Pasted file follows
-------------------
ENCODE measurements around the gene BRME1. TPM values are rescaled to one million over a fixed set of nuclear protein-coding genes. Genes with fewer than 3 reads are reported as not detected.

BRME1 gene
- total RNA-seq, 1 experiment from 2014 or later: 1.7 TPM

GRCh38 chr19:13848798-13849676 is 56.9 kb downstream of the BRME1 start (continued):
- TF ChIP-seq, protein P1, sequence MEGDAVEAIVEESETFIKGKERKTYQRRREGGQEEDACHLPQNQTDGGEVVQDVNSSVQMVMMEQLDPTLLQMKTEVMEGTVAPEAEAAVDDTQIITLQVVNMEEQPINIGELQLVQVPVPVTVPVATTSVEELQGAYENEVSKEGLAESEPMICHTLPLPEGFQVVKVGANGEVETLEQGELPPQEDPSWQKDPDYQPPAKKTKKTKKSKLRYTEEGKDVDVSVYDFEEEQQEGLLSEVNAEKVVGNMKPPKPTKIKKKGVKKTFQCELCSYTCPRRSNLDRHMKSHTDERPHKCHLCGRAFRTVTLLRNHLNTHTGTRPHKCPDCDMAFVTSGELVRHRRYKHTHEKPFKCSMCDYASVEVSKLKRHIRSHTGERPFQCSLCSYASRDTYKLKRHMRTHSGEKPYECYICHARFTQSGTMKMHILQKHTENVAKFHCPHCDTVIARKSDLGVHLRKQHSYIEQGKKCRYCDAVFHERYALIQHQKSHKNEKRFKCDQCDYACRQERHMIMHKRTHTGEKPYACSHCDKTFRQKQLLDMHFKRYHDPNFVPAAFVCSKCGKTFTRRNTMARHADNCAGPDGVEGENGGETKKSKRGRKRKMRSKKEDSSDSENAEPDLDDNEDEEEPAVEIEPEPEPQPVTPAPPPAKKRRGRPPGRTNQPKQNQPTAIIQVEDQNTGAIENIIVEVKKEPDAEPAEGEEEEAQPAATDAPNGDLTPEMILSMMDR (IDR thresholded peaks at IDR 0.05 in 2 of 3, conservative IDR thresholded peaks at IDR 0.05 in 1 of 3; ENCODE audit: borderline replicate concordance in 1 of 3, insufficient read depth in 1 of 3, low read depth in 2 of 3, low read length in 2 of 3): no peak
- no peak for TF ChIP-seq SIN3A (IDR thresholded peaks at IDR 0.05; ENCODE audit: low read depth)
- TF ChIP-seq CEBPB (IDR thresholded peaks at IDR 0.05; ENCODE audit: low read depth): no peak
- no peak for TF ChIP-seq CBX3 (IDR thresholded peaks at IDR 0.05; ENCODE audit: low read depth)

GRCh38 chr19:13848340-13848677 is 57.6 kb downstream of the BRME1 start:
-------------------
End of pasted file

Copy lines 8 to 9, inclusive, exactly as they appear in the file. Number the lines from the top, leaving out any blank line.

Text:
- no peak for TF ChIP-seq CBX3 (IDR thresholded peaks at IDR 0.05; ENCODE audit: low read depth)

GRCh38 chr19:13848340-13848677 is 57.6 kb downstream of the BRME1 start: